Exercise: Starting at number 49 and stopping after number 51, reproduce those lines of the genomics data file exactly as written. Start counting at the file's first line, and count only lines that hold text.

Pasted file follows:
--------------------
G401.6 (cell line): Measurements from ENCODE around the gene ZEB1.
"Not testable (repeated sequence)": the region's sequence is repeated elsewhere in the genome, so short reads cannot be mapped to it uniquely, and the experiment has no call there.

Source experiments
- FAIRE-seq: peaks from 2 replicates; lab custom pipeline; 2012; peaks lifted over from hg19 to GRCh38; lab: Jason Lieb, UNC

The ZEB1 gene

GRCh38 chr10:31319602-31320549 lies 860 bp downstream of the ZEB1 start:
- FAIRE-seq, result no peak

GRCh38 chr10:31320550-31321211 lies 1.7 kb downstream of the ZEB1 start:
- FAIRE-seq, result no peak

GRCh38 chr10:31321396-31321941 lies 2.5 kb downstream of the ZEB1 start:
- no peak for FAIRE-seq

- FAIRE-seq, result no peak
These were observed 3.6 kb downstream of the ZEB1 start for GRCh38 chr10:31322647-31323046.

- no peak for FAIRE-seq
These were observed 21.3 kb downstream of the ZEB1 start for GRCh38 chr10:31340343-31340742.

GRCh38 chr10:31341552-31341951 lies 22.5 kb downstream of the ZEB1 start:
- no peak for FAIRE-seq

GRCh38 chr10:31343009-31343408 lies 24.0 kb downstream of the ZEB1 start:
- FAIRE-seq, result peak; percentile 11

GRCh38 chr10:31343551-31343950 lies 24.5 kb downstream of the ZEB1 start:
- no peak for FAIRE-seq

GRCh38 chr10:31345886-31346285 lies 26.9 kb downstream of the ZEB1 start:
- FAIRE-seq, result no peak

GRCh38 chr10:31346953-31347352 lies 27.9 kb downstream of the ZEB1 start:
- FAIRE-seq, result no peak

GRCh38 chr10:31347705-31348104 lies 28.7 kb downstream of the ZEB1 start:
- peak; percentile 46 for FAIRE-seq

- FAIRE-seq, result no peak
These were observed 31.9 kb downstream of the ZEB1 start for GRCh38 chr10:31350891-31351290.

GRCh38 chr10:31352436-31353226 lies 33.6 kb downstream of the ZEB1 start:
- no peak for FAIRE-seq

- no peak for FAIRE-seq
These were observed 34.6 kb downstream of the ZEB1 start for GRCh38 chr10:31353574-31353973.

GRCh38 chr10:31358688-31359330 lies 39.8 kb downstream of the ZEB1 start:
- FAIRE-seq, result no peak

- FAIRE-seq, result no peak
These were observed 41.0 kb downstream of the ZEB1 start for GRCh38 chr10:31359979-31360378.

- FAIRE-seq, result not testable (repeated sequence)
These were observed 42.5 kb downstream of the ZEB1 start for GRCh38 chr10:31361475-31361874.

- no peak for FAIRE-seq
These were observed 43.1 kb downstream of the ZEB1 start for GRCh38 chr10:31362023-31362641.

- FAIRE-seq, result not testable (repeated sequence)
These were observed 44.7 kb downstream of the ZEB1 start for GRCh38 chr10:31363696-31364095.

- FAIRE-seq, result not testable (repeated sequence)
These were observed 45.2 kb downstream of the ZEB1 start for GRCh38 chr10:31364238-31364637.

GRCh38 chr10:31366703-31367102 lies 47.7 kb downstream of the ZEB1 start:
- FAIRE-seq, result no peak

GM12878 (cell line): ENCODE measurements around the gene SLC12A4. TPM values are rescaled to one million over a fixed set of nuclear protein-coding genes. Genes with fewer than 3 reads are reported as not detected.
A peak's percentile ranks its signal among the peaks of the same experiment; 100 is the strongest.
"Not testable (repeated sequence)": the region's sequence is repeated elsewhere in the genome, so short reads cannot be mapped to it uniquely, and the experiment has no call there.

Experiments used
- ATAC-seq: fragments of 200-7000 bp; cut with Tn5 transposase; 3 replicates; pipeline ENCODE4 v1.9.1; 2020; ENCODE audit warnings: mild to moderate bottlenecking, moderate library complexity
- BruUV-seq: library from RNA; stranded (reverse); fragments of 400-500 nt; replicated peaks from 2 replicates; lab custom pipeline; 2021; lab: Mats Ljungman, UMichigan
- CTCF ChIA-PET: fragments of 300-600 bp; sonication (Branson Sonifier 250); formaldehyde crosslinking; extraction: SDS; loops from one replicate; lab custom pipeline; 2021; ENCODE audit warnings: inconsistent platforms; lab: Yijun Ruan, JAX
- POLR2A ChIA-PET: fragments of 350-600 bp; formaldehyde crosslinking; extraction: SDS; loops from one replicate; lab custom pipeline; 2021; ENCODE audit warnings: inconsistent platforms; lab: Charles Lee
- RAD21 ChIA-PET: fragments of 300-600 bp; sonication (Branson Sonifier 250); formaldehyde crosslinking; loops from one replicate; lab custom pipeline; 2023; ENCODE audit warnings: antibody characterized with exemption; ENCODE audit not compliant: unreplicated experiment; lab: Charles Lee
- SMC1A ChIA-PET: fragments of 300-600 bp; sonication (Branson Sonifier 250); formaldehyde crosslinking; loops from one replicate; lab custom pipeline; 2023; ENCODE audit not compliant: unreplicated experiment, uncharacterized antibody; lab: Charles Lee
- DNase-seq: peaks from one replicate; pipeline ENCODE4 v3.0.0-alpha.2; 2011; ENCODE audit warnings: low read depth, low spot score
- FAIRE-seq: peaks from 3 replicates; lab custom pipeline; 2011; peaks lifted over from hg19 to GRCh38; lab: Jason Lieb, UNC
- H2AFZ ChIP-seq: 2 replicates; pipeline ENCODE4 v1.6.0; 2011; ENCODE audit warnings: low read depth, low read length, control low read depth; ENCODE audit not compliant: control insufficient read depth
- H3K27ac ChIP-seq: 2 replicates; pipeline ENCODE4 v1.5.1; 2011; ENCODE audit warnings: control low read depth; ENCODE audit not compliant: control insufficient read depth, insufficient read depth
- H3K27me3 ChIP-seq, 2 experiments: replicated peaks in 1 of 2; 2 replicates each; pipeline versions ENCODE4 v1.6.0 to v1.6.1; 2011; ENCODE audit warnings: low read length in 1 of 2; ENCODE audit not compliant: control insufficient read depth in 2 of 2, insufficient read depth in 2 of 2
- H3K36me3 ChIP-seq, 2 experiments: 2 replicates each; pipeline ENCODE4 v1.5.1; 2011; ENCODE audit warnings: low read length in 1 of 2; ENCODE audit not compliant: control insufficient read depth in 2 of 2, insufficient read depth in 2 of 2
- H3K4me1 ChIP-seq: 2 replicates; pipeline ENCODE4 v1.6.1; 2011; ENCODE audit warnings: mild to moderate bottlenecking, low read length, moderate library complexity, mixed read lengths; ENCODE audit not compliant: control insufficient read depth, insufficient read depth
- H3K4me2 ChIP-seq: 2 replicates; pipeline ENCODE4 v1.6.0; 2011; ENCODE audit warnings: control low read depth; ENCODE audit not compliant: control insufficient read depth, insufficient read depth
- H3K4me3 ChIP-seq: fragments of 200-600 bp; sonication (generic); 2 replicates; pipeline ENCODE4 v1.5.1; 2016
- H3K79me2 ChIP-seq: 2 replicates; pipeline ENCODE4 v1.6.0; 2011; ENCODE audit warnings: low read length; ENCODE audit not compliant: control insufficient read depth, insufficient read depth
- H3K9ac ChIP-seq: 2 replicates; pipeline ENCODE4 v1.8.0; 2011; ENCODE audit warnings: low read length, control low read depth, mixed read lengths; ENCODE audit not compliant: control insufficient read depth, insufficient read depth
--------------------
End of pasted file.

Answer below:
A peak's percentile ranks its signal among the peaks of the same experiment; 100 is the strongest.
"Not testable (repeated sequence)": the region's sequence is repeated elsewhere in the genome, so short reads cannot be mapped to it uniquely, and the experiment has no call there.

Experiments used